Provvidenza, C, Tator, CH. Sports injuries prevention: general principles. In: Tator, CH, editor. Catastrophic injuries in sports and recreation, causes and prevention: a Canadian study. Toronto: University of Toronto Press; 2008. p. 58–78.
That fact alone is a good reason for any recommendation that children should wear helmets. But why not adults? Is it because adults skulls are thicker? It turns out that it has nothing to do with the thickness of a skull. A child’s head is more at kicking height for a horse if they are standing on the ground. So, a shorter adult would be in the same boat. Here is a question for those supporting children in their riding pursuits – how many children just dawn their helmets as they are about to mount, after they have completed many of the risky tasks, like lead their horse through a crowd of other horses at a horse show?
“Catastrophic brain injuries account for half the trauma deaths and about half the trauma cases with permanent, major disability.” says Dr. Tator.
In fact, Tator goes on to reference a Think First symposiam where brain injuries are narrowed down further to say that in Canada, approximately 20 percent of brain injuries are sports related. In another paper, Tator et al report that traumatic injuries in sports cost Ontario, 3 billion dollars a year.
Not to mention the personal suffering and grief these types of injuries cause. I often think of my dear friends who have suffered serious concussions and brain damage as a result of equestrian sports related injury, their stories of recovery and loss are incredible.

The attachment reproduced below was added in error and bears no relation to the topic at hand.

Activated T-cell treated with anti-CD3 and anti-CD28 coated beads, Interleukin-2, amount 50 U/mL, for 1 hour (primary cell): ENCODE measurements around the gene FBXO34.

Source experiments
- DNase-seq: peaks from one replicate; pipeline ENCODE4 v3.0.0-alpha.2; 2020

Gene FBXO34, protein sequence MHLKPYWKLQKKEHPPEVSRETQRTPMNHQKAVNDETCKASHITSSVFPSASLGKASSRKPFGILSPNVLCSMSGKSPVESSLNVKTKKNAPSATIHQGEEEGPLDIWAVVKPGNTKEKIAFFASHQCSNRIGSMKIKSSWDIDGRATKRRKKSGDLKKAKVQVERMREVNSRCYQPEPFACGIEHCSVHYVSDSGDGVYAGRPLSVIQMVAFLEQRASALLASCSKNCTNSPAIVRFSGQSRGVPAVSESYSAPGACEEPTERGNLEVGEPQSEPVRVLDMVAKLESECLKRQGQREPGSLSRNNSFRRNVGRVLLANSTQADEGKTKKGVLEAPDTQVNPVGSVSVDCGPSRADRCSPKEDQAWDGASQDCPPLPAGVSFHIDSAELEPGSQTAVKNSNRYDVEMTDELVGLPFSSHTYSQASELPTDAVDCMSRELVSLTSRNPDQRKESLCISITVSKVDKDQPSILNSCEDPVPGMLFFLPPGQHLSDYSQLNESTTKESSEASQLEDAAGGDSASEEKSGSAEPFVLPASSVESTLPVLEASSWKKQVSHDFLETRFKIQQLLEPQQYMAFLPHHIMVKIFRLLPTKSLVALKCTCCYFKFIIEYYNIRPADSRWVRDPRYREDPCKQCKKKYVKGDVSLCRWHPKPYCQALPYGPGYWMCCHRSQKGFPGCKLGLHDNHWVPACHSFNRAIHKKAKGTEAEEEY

The one with the permanent damage was not wearing a helmet, the two who were wearing a helmet (which broke upon impact) are still living their life as they were prior.
My habit is to dress for riding (the riding clothes now take up more space in my closet than my work clothes, a good sign!), and I put the helmet on when the boots go on, at the door, inside the house. The gloves are on the belt with my knife and my GPS SPOT. I now feel like something is missing if any of these items are not on my body for any session with my horse. Now I am ready to catch my horse, groom, saddle up and have a fantastic, challenging time with 100 percent of my focus on myself and my horse. I do not even think of the risks, because I have done everything I can to prevent a wreck. If one happens, then, well, I have the tools to help myself and my horse. I know coming off a horse is part of the sport and a risk I am willing to take with the correct equipment!
There is more to planning for risk, and it stems from when you should or should not get on a horse and much of that has to do with the breed, age, experience, training, fitness of your horse as well as other equipment used (and misused), as well as, your fitness or
skill level, and so on. In the meantime, first and foremost, take a look at how you use your own safety equipment and consider the impact of your choices on your family, our horse community and our country’s health care system when you get ready for some quality horse time.